Here at Evalogue.Life we are invested in doing whatever it takes to help you with telling stories whether it be your own story, or that of someone you love. Sometimes a book jumps out at us, and Worth the Wrestle by Sheri Dew is one of those books. That was especially true after we were able to interview Dew at RootsTech; her words then and in this book touched me a great deal. In short, I found Worth the Wrestle to be worth the read and wanted to share my thoughts on it.

My family is worth the wrestle.
Worth the Wrestle by Sheri Dew is worth the read.

It wasn’t super long, so I could read a chapter or two a day and get through it quickly. But the thing I loved most about it is that it caused me to think, and think deeply. I have been pondering much of what Dew talked about for days now. But I haven’t stewed, I have pondered. I have been thinking about so many elements of my life that have been worth the wrestle and some that haven’t. Her book even inspired me to write a blog about some hard questions I have asked myself in the wrestle about motherhood and the role of it in my life.

A chance to ask myself some questions.

As a writer and storyteller, I ask people lots of questions about themselves, but sometimes I forget to ask myself the questions–the most important questions–and sometimes I forget to ask those same questions to God, or search the scriptures or seek knowledge from others. Dew explains how vital this is in the first chapter, “Questions are good.” I used to question so much that now I take so much for granted. I love questions and I love good answers. I need to be engaging with the questions more deeply in my life. She takes three full pages just sharing questions she has been asked over the years. I LOVED it! She asked if any “struck a chord.” And yes, they did. I’m doing some answer finding as we speak.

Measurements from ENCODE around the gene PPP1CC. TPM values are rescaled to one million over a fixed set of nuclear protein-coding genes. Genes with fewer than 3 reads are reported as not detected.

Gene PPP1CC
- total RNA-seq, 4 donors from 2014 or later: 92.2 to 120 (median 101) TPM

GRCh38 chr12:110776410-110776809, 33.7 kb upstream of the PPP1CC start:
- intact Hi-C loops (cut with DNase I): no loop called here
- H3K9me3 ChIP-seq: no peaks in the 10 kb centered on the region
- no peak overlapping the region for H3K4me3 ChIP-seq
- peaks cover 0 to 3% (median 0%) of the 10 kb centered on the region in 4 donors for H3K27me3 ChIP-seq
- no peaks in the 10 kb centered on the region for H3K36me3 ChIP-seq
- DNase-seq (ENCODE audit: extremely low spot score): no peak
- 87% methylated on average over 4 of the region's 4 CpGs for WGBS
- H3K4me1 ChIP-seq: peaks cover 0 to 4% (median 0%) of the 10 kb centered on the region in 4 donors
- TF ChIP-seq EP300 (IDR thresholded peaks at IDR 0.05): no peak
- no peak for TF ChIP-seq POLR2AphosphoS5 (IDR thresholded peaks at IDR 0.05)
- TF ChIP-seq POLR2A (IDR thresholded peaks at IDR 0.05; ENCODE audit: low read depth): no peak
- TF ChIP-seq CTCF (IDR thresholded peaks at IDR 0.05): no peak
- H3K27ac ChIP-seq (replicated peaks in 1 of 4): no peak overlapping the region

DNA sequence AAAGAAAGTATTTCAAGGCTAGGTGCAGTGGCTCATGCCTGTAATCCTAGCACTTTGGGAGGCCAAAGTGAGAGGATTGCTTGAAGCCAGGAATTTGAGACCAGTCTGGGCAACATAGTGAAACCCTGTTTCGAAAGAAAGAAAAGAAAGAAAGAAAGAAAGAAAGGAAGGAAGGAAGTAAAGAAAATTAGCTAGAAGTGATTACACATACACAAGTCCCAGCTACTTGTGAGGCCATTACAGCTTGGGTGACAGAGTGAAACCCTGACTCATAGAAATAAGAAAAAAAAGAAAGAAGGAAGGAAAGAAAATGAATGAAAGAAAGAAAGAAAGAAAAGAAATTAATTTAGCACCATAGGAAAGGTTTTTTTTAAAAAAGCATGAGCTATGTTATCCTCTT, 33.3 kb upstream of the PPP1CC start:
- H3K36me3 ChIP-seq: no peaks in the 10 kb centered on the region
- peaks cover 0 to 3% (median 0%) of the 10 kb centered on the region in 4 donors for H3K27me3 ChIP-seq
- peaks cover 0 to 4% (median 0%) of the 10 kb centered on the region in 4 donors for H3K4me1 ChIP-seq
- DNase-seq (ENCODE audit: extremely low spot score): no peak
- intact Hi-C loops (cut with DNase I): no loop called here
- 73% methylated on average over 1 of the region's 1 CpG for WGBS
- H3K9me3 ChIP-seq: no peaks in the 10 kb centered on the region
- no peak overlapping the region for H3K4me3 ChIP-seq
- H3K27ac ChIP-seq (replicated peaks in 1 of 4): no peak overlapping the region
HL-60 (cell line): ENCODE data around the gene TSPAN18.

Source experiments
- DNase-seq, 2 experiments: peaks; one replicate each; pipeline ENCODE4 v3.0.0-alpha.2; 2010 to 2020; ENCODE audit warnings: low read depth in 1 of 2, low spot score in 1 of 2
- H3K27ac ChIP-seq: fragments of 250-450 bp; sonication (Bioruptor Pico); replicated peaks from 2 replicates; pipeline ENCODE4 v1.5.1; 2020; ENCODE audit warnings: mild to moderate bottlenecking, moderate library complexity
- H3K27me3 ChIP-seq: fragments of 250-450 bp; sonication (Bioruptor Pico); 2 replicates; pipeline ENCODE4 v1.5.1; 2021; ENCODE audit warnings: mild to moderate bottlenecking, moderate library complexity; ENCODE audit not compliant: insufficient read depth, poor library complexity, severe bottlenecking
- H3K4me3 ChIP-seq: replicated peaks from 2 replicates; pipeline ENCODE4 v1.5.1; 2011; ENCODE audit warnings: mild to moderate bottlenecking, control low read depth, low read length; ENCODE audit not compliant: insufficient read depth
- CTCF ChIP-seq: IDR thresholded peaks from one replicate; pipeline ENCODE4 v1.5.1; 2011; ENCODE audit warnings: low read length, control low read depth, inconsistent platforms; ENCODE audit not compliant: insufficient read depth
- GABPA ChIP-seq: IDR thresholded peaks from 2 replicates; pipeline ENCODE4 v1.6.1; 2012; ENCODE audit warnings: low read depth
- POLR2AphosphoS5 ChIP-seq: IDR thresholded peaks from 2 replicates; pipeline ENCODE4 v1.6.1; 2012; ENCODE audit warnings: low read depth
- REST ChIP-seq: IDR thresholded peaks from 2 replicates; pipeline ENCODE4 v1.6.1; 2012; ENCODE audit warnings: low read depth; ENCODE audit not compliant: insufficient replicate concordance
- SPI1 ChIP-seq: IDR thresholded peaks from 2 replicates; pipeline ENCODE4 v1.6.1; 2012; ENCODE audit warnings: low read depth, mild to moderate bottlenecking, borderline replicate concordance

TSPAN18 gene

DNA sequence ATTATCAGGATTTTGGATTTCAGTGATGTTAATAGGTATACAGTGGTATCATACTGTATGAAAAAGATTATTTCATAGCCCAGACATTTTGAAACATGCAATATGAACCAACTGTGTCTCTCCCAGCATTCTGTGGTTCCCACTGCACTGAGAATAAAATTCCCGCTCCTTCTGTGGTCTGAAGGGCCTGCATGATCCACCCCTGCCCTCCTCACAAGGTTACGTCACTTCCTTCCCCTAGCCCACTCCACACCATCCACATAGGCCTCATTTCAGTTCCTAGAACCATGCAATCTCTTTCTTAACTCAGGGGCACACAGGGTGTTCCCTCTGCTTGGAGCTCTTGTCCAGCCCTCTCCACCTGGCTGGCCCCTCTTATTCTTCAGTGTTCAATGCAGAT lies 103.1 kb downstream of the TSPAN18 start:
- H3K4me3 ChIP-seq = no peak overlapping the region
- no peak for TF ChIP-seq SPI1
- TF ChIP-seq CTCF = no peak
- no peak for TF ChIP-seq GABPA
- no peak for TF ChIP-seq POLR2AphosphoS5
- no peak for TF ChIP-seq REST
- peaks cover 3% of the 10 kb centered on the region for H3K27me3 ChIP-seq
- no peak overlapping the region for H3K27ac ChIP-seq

Walk Toward the Light

She also reminds us to remember our testimonies as we seek answers. This is something I have many times thought myself when I have encountered people who are having what is commonly referred to as a “faith crisis.” I know that a faith crisis is a real, bring-you-to-your-knees experience and there are some aspects of my faith I have questioned over time, I will admit, but I loved that Dew suggests that rather than walking away to discover, we walk toward the light. I think perhaps my favorite quote from the book was this:

Once you have received a spiritual witness of the truths that form the foundation of a testimony, then when questions arise – even the thorniest questions about our doctrine or history or positions on sensitive issues, or the aching desires of our hearts – they are opportunities for spiritual growth. They are not red flags suggesting that the gospel isn’t true. They are opportunities to engage in the wrestle for inspired answers, receive personal revelation, and increase faith.”

To me, that is a brilliant statement and one I loved hearing. She also shared a scripture in that same chapter, that interestingly enough I have heard several times this week after I read it. It is found in Doctrine and Covenants 78:18 and was counsel the Lord gave Joseph Smith when he was having his own “wrestle” with something. “Ye cannot bear all things now…Nevertheless, be of good cheer, for I will lead you along.” And of course, what the Lord is saying is that He teaches us things when we are ready. Sometimes we are not always ready when we think are and in the reverse, sometimes we are more ready than we think. The key is: The Lord knows.

Getting personal.

L-R: Rachel J. Trotter, Sheri Dew and Rhonda Lauritzen after interview at RootsTech
L-R: Rachel J. Trotter, Sheri Dew and Rhonda Lauritzen after interview at RootsTech

One thing I was captivated by in the book was its rawness. Dew gets personal. She tells us some beautiful personal experiences and shows a side that I have not often seen with her. She divulges her struggles and it just made everything she wrote more real and more tangible.

She also answers a lot of the questions she asked in the beginning, but some she left alone. It was the perfect end for me. And of course, she brought it all back to the reason for our faith – the Savior Jesus Christ. Thanks Sheri Dew for the gentle reminder that this life, the gospel of Jesus Christ and so many other things are indeed, worth the wrestle.

You can get “Worth the Wrestle” here from Amazon or Deseret book (get a free trial of their unlimited program.)


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